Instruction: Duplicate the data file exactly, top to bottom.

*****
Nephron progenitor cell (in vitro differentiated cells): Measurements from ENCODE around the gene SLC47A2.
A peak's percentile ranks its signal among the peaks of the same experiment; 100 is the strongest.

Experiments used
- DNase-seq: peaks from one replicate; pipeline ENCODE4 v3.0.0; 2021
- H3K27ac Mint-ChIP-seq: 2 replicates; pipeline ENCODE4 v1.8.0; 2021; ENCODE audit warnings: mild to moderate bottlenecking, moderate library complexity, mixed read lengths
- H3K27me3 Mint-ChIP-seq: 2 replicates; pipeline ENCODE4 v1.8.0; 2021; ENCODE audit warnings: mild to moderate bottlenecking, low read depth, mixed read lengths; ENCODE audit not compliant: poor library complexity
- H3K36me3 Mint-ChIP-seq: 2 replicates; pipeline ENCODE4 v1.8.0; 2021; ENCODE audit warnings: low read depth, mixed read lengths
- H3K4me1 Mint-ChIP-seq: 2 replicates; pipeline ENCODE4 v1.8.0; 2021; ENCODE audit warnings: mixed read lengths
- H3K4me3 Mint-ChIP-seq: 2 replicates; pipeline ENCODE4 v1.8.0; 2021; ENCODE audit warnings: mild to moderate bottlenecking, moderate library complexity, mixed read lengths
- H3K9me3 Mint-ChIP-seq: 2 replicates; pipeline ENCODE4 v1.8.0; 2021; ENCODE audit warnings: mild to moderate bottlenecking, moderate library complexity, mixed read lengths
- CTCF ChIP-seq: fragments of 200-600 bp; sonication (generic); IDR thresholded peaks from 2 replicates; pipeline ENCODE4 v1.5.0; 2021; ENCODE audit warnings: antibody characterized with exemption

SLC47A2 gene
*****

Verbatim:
Nephron progenitor cell (in vitro differentiated cells): Measurements from ENCODE around the gene SLC47A2.
A peak's percentile ranks its signal among the peaks of the same experiment; 100 is the strongest.

Experiments used
- DNase-seq: peaks from one replicate; pipeline ENCODE4 v3.0.0; 2021
- H3K27ac Mint-ChIP-seq: 2 replicates; pipeline ENCODE4 v1.8.0; 2021; ENCODE audit warnings: mild to moderate bottlenecking, moderate library complexity, mixed read lengths
- H3K27me3 Mint-ChIP-seq: 2 replicates; pipeline ENCODE4 v1.8.0; 2021; ENCODE audit warnings: mild to moderate bottlenecking, low read depth, mixed read lengths; ENCODE audit not compliant: poor library complexity
- H3K36me3 Mint-ChIP-seq: 2 replicates; pipeline ENCODE4 v1.8.0; 2021; ENCODE audit warnings: low read depth, mixed read lengths
- H3K4me1 Mint-ChIP-seq: 2 replicates; pipeline ENCODE4 v1.8.0; 2021; ENCODE audit warnings: mixed read lengths
- H3K4me3 Mint-ChIP-seq: 2 replicates; pipeline ENCODE4 v1.8.0; 2021; ENCODE audit warnings: mild to moderate bottlenecking, moderate library complexity, mixed read lengths
- H3K9me3 Mint-ChIP-seq: 2 replicates; pipeline ENCODE4 v1.8.0; 2021; ENCODE audit warnings: mild to moderate bottlenecking, moderate library complexity, mixed read lengths
- CTCF ChIP-seq: fragments of 200-600 bp; sonication (generic); IDR thresholded peaks from 2 replicates; pipeline ENCODE4 v1.5.0; 2021; ENCODE audit warnings: antibody characterized with exemption

SLC47A2 gene